Skip to comments.Just Say No to Terrorism
Posted on 09/15/2012 9:29:01 PM PDT by the anti-liberal
In the 1980s, First Lady Nancy Reagan famously urged kids to just say no to drugs. Although Im no fan of the War on Drugs, she was certainly correct to point out that saying no is a good way of avoiding the dangers of drug use. Co-blogger Eugene Volokh makes a similar argument with respect to violence intended to pressure Western nations into suppressing blasphemous speech. Giving in to the terrorists incentivizes further terrorism, while refusing to do so reduces the risk of future violence. This principle applies to terrorism more broadly: An excellent way to reduce the risk of attacks is to refuse to give in to the terrorists demands. Over time, a government that develops a reputation for saying no to terrorists is likely to suffer fewer attacks in the first place.
I. Why Terrorists Rarely Target Dictatorships.
Most terrorist attacks are undertaken in the hopes of extracting some sort of political concession from the targeted nation. The terrorists strike because they think they have at least a reasonable chance of achieving the desired result. Governments that refuse to give in suffer fewer attacks. The most striking evidence supporting this conjecture is that terrorists rarely target dictatorships. That certainly isnt because dictatorships are so nice that few people have grievances against them. To the contrary, they usually generate far more grievances than democracies do.
For example, it is striking that there is relatively little Muslim terrorism directed at Chinese targets, despite the Chinese governments brutal repression of its Muslim minority. In the days of the Soviet Union, Muslim terrorism directed against that government was very rare, despite the invasion of Afghanistan and the USSRs harsh treatment of its own large Muslim population. Even Osama Bin Laden didnt engage in terrorist attacks against civilians when he fought the Soviets in the 1980s. The contrast with his tactics against the US is instructive. As Russia became more democratic in the 1990s, the growing conflict in Chechnya began to generate more terrorist attacks, which in turn declined again over the last few years, as Vladimir Putin has consolidated a more authoritarian regime in Russia.
The main reason why dictatorships rarely suffer terrorist attacks is that they rarely given in to terrorists. Potential terrorists know that terrorism directed at dictatorships is unlikely to pay. Obviously, dictatorships also have harsher security policies than democracies do. But that doesnt explain why terrorist attacks rarely target even those dictatorships that have relatively weak security services, or aim at sites associated with authoritarian governments beyond their borders (where their ability to adopt repressive security policies is much smaller than at home). Western democracies embassies and citizens traveling abroad get targeted far more often than those of authoritarian states, even though the latter are comparably vulnerable to attack. Muslim terrorists and rioters rarely if ever targeted Soviet embassies in the 1980s or Chinese ones today, despite the many Muslim grievances against those two governments.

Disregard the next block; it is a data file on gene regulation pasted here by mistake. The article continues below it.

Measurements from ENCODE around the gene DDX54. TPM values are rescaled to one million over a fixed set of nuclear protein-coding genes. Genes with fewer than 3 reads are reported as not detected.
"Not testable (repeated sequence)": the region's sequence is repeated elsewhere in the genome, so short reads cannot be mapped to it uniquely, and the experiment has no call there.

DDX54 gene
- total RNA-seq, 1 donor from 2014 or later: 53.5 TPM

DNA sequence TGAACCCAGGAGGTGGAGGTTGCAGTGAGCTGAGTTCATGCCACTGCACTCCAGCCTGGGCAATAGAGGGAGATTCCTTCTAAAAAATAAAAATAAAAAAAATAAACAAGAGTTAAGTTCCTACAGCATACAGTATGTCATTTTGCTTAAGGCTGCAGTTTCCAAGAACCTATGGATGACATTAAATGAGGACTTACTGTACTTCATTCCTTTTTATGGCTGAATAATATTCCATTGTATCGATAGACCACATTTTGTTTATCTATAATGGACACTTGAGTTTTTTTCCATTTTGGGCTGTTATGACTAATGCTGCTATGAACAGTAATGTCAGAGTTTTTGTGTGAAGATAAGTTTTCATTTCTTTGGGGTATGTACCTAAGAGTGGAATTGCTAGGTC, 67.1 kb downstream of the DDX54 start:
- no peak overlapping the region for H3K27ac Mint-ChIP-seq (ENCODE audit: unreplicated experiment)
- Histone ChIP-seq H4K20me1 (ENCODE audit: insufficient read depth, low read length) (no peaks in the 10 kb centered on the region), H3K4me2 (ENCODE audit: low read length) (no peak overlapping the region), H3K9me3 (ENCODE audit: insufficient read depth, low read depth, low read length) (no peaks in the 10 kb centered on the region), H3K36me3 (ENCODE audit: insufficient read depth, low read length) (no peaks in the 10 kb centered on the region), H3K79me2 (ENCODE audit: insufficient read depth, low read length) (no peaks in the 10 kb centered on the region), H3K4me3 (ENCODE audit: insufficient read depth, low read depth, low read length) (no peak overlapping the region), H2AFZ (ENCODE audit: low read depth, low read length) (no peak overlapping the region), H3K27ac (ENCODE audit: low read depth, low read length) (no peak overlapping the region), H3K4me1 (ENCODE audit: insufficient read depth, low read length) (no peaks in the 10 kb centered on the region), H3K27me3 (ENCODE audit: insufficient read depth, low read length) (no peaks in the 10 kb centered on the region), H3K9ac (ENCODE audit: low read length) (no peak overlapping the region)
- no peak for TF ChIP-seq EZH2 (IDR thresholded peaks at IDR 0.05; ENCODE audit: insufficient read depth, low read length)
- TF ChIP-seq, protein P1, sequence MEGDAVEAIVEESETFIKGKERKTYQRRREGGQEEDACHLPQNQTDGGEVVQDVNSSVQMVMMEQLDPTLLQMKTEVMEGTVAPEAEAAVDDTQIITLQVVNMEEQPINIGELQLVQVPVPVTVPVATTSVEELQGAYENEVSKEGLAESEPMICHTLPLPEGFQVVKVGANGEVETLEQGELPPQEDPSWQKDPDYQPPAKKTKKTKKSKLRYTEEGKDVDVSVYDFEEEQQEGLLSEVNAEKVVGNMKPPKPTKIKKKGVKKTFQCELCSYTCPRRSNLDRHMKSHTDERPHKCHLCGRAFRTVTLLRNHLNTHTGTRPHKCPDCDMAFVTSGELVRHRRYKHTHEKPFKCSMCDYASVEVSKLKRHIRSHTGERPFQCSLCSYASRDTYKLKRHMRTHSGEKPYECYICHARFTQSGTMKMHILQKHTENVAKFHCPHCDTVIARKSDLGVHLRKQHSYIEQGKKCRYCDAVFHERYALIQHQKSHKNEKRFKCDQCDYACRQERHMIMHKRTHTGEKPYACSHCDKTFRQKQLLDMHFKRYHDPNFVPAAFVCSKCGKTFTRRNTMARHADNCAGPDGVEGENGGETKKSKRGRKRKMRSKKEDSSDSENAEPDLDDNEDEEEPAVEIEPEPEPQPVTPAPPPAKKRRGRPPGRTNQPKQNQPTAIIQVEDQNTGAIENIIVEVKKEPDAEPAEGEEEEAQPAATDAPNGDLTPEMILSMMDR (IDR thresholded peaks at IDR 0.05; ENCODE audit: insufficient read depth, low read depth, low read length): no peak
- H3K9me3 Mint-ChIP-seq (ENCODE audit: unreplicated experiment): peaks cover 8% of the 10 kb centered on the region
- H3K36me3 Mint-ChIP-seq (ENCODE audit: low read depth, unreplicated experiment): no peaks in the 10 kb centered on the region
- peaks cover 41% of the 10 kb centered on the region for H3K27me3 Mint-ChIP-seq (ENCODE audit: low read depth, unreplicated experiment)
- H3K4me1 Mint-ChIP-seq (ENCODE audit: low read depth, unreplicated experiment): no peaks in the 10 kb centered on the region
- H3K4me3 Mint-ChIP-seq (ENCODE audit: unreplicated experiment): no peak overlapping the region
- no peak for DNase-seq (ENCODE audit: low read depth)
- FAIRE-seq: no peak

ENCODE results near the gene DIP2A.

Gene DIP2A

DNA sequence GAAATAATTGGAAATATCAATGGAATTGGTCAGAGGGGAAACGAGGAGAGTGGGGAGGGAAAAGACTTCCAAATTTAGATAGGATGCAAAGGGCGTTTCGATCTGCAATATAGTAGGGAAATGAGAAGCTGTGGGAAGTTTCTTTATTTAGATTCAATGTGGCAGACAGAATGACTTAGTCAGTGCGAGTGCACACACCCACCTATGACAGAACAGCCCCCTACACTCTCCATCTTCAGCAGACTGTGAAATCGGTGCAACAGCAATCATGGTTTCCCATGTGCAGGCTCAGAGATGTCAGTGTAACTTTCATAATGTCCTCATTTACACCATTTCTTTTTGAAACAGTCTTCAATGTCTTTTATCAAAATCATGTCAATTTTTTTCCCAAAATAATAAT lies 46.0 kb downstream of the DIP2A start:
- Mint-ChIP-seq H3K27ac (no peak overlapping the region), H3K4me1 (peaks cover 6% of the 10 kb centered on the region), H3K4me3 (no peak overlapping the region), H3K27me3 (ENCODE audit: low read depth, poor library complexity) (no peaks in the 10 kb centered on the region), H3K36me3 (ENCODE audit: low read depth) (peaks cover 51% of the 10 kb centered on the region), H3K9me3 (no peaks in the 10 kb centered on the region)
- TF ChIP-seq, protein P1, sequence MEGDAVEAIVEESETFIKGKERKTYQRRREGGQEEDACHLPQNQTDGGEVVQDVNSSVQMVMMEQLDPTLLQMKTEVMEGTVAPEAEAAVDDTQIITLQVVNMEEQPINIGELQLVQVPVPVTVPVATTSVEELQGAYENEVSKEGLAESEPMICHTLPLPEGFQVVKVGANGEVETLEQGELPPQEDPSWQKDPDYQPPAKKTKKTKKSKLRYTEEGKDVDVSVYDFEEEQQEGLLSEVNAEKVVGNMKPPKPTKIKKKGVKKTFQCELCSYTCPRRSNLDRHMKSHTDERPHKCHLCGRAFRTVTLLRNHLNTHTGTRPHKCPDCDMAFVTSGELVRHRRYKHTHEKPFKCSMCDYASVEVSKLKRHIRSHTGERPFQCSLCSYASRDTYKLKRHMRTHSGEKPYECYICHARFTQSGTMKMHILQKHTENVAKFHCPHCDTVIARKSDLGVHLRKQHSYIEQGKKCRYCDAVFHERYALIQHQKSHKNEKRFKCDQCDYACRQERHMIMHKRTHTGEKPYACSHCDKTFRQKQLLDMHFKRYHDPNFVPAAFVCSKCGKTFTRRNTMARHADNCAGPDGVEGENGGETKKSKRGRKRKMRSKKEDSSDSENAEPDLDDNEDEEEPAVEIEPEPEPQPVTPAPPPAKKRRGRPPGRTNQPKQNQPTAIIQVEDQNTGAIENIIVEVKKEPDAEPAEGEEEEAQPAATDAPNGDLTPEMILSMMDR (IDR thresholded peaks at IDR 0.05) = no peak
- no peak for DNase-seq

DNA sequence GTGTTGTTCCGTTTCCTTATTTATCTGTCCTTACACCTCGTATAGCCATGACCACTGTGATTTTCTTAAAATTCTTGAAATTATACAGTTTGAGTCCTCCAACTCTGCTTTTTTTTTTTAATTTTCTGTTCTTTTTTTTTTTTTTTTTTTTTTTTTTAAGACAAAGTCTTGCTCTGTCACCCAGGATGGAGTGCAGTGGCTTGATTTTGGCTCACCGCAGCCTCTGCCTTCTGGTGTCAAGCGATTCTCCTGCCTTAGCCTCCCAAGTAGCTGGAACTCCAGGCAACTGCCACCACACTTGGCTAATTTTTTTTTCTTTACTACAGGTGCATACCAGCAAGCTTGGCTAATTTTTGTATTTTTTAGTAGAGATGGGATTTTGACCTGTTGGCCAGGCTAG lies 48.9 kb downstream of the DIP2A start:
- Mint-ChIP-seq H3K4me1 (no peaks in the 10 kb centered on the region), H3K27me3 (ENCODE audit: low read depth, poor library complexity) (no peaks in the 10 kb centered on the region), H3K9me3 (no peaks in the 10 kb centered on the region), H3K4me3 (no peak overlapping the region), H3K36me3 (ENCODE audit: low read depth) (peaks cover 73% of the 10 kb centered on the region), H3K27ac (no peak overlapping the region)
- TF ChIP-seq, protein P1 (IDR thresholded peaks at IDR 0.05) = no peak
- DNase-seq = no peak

II. The Just Say No Approach to Preventing Terrorism.
Saying no has many advantages over alternative antiterrorism policies. Unlike defensive security measures, it doesnt require much in the way of extra government spending or violations of civil liberties. It is also less costly than offensive military action against the terrorists and creates fewer collateral risks. One can argue that avoiding actions that anger terrorists in the first place is even cheaper. But as the current round of riots at US embassies and many other incidents show, all sorts of things can anger potential terrorists. And it is impossible for a free society to even come close to avoiding all of them. Moreover, if potential terrorists realize that we are preemptively trying to avoid doing anything that might give them offense, that in itself is likely to generate additional demands backed by threats of terrorist attacks if the demands are not met.
Obviously, saying no is far from a complete substitute for these other strategies. But it can incrementally reduce the need to resort to them. In the long run, that reduction can be quite large, since saying no can greatly reduce the incentive of terrorists to target the state in the first place.
Unfortunately, democracies including the US and Israel often do make concessions to terrorists. Changing this pattern is not easy. The reason why democracies are more likely to give in than dictatorships is, of course, that they place a higher value on civilian life, and public opinion sometimes pressures them into making concessions in order to secure the release of hostages.